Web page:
Some years down the road I had a dream. I was standing on the shore of what looked like a great river. I looked up, and towering over my head I saw the span of a huge bridge. But this bridge was unusual.. it stopped in mid stream. It was a bridge to nowhere, and I was intensely puzzled when I saw it.

But as I gazed at the span over my head, suddenly the bridge spanned the river and grounded on the other side. It was a miraculous act of God. It didn’t require human ingenuity or invention. It required the intervention and power of God, and then the connection was complete.

The dream is both hopeful and problematic. There is a need for a bridge to connect the old culture and the rising culture. There is a need for a bridge to connect the last generation with the rising generation, and established leaders with new leaders. There is a need to bridge the gap between people of faith and seekers. There is a need to connect old knowledge with new. Many of us feel caught in the collision between the new culture and the old, stuck with old maps, caught between the need for security and familiarity and the need for change.. and we are searching for a way to move forward. We need to find ways to rest and wait on the Lord in confidence that He is at work, listening for His voice as we imagine new ways of being the church.

Margaret Wheatley, discussing the poetic wisdom of TS Eliot, captures the paradox and pain of liminality as “the opposing poles of paradox.” 11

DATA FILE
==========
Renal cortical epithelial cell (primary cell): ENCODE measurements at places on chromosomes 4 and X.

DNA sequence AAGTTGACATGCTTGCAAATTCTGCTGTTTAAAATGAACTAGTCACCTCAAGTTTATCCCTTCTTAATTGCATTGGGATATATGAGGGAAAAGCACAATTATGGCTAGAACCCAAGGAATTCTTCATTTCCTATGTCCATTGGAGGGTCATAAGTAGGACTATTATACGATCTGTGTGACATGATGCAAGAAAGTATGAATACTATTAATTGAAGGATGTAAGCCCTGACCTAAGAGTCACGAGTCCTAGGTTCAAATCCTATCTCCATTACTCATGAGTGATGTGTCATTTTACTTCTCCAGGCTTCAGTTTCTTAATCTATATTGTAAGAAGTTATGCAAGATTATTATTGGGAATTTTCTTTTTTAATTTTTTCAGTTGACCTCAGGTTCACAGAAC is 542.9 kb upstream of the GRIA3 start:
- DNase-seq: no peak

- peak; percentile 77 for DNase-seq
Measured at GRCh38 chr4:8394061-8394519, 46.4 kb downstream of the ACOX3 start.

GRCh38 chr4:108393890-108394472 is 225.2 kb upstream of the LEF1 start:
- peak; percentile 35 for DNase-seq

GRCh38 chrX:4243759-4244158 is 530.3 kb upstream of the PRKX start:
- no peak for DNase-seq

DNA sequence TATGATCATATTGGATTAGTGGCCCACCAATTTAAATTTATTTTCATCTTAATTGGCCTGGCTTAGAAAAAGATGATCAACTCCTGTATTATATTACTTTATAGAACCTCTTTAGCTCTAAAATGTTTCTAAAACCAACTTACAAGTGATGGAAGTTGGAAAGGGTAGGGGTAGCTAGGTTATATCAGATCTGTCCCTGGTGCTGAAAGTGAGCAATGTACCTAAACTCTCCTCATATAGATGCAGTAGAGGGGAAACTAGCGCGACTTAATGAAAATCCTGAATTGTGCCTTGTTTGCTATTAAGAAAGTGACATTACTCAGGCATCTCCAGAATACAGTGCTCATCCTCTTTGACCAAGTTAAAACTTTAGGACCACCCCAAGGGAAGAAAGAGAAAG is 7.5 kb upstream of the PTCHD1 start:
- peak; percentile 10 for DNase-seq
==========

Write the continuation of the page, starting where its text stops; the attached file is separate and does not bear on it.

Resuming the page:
If you would save your life, you must lose it. If you would thrive in the new world, you must dissolve your old form. Letting go is the only path to safety. Surrounded by so much truth, it’s a puzzle how we ever came to deny it. Did we ever really believe we could proceed through life by growing all the time, new and improved at every turn? How did the shadow disappear from our pursuit of the light? When did we forget that “there must be opposition in all things.” When did we stop acknowledging the great space for discovery that is created by the opposing poles of paradox?


I said to my soul, be still, and wait without hope for hope would be hope for the wrong thing; wait without love
For love would be love of the wrong thing; there is yet faith

But the faith and the love and the hope are all in the waiting.

Wait without thought, for you are not ready for thought:

So the darkness shall be the light, and the stillness the dancing.12


Stumbling Forward: Disciplines of Readiness


One day a disciple came to his master and asked,

“Master, what can I do to become enlightened?”
The master replied, “As much as you can do to make the sun rise.”

Confused, the disciple replied, “Then of what use are all these disciplines?”

The Master said, “So that when the sun begins to rise, you do not miss it.” 13

Most of us are experiencing the dynamics of transition. We no longer know what the church is.. and as a result we aren’t sure who we are either. We don’t know what that building on the corner is supposed to do or to mean. We aren’t sure we want to support large mortgages or even professional leaders.